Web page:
While the family of a 22-year-old California man are grieving their loss this month, investigators with the San Diego County Sheriff's Department are looking into the events that led up to the young adult's death. In the end, the driver responsible for hitting the 22-year-old bicyclist may be considered negligent, which begs the question: could a wrongful death claim soon follow?

Some of our readers here in Santa Clara may not have heard about the fatal bicycle accident that happened this month in San Marcos. According to police, the 47-year-old driver of a cement truck had briefly stopped at the intersection of Grand Avenue and Las Posas Road before making a right turn. Unfortunately though, at this very moment, the 22-year-old was trying to cross the street on his bicycle. The collision with the large commercial vehicle caused fatal injuries from which the bicyclist died.

Union City Marine on motorcycle killed by drunk driver in Fremont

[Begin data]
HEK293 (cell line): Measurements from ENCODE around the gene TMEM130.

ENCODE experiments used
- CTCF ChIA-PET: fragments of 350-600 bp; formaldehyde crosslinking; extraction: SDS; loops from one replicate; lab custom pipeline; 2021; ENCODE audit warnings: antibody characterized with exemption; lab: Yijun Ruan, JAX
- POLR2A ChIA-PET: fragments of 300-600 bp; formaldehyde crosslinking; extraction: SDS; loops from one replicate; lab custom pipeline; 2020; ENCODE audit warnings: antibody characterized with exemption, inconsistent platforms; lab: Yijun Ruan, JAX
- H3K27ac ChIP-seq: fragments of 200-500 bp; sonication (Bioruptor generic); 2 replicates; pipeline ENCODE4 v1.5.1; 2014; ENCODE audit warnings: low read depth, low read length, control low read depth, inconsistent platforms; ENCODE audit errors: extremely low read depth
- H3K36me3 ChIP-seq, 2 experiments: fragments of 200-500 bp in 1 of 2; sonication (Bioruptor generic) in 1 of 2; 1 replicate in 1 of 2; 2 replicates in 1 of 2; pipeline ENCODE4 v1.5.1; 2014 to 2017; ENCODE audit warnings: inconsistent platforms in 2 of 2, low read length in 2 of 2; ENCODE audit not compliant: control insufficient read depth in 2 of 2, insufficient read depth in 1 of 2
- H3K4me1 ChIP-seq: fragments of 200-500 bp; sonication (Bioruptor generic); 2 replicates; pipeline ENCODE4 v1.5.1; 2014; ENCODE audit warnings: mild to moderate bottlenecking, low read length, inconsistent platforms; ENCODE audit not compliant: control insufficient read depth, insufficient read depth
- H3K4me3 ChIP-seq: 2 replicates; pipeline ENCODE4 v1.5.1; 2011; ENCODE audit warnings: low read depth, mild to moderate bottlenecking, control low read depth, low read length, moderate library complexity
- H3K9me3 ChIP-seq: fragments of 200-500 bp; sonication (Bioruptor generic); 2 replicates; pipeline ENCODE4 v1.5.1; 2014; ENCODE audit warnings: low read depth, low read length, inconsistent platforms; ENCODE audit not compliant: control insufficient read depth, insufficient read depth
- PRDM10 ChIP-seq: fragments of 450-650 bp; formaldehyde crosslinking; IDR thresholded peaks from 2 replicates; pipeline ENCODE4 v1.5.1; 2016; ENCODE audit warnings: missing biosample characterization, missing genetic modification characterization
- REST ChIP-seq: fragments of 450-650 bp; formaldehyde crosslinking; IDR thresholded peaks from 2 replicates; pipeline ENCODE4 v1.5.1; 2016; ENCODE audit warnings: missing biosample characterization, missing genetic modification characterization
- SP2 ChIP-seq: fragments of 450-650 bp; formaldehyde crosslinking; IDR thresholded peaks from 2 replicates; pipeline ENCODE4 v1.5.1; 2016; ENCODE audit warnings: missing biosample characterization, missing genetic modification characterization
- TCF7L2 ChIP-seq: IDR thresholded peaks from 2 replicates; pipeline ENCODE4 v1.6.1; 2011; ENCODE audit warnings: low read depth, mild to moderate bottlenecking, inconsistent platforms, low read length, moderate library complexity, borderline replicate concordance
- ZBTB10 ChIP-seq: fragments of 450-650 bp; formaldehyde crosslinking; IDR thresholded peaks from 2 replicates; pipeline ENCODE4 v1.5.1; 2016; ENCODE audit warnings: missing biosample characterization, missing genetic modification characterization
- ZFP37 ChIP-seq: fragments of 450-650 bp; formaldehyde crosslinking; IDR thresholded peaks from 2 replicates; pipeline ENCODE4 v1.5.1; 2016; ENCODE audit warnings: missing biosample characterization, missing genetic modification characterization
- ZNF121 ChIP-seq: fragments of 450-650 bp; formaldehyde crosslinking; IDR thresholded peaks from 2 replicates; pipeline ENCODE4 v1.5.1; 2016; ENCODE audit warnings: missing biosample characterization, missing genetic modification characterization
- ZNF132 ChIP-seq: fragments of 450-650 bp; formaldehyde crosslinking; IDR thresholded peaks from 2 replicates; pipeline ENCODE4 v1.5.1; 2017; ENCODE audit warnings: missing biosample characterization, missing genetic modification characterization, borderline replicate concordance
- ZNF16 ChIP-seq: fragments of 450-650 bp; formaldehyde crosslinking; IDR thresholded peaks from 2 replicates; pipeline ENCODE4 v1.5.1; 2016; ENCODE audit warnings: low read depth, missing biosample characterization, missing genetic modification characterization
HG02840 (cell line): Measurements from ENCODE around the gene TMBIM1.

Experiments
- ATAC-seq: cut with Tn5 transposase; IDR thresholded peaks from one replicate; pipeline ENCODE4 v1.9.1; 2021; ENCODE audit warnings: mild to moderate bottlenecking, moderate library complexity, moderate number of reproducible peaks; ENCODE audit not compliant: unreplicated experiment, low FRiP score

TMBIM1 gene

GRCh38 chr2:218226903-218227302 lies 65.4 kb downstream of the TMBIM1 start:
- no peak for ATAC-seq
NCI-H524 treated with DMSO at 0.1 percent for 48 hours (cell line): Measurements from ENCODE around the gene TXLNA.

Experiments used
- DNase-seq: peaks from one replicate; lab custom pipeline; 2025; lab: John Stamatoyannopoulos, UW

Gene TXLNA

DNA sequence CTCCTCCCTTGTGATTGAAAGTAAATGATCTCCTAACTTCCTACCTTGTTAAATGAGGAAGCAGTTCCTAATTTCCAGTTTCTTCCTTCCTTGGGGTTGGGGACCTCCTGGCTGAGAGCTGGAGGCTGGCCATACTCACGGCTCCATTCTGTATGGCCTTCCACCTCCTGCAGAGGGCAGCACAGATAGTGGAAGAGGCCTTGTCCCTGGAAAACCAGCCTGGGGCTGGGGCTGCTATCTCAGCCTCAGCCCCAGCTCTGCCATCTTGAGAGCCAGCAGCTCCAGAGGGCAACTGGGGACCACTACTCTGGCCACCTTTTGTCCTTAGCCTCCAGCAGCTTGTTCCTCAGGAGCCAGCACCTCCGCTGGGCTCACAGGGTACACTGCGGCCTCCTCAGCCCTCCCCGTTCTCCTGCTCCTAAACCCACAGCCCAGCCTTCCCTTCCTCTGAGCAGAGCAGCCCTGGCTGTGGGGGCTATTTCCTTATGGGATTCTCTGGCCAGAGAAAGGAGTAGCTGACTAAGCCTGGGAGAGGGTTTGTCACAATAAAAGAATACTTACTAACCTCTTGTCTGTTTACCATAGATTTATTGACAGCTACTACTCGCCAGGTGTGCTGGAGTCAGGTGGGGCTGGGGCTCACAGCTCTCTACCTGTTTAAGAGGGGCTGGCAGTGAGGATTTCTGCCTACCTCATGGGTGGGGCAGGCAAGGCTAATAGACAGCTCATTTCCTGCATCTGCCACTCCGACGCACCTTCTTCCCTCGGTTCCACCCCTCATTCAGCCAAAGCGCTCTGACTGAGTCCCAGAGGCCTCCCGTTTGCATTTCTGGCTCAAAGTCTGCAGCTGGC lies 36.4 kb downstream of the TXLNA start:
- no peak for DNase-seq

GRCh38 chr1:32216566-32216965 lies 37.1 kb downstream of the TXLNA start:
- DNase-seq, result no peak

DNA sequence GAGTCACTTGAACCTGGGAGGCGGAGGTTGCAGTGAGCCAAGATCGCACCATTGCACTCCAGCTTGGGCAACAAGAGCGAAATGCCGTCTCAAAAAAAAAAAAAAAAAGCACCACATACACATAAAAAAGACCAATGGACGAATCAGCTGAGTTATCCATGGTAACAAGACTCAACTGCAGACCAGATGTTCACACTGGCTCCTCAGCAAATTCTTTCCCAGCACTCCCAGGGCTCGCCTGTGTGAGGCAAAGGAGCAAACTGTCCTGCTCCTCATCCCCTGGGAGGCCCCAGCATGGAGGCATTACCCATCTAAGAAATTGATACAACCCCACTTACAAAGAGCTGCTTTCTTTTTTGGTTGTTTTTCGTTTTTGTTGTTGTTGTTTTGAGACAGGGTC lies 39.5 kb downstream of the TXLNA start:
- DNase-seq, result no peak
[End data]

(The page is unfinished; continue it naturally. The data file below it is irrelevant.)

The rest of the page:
Behind every tragic drunk-driving accident there is a victim; and behind every victim, there is a story. For a deadly crash in Fremont recently, the story was that of a 23-year-old Union City Marine. And although his family and friends are likely still grieving their loss, his story will not be soon forgotten and will stand as a reminder to everyone in California about the dangers of drinking and driving.

Just days ago, in Fremont, the Marine lance corporal was riding his motorcycle shortly after 1 a.m. when he was suddenly struck by a drunk driver who had failed to yield the right of way at an intersection. Reports indicate that the drunk driver was fleeing from police at a high rate of speed when he collided with the 23-year-old soldier who died at the scene.

California jury finds helmet maker not liable for football injury